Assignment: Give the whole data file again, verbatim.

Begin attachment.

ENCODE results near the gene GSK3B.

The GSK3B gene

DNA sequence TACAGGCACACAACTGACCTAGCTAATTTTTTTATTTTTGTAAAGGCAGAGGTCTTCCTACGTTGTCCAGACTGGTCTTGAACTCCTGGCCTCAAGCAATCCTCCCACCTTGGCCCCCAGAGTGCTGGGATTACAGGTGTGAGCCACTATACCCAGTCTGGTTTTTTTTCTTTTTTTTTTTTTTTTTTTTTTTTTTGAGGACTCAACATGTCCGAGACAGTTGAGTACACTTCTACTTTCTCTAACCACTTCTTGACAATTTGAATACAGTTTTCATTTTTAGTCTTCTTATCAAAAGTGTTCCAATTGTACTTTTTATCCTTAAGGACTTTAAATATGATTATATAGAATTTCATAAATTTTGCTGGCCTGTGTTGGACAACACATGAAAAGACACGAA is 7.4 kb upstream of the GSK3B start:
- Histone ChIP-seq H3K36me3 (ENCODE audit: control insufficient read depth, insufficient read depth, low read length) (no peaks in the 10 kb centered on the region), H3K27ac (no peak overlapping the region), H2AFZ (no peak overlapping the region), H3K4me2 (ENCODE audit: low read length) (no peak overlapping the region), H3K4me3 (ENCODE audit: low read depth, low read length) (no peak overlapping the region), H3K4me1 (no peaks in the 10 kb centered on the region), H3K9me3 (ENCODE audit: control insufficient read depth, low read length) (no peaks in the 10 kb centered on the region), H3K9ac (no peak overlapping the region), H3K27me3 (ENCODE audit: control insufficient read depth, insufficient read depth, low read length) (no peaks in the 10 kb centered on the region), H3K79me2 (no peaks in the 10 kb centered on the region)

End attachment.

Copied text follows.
ENCODE results near the gene GSK3B.

The GSK3B gene

DNA sequence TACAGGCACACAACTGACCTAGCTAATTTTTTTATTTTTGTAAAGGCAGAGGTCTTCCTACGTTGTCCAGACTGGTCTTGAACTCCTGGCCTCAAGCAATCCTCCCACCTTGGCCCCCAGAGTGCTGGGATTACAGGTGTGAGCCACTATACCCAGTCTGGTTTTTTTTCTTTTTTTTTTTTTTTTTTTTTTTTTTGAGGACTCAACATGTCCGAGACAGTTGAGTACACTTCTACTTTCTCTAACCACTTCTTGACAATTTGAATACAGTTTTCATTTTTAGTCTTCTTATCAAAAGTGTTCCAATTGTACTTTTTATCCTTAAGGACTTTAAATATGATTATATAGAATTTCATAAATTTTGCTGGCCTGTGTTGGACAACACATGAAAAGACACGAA is 7.4 kb upstream of the GSK3B start:
- Histone ChIP-seq H3K36me3 (ENCODE audit: control insufficient read depth, insufficient read depth, low read length) (no peaks in the 10 kb centered on the region), H3K27ac (no peak overlapping the region), H2AFZ (no peak overlapping the region), H3K4me2 (ENCODE audit: low read length) (no peak overlapping the region), H3K4me3 (ENCODE audit: low read depth, low read length) (no peak overlapping the region), H3K4me1 (no peaks in the 10 kb centered on the region), H3K9me3 (ENCODE audit: control insufficient read depth, low read length) (no peaks in the 10 kb centered on the region), H3K9ac (no peak overlapping the region), H3K27me3 (ENCODE audit: control insufficient read depth, insufficient read depth, low read length) (no peaks in the 10 kb centered on the region), H3K79me2 (no peaks in the 10 kb centered on the region)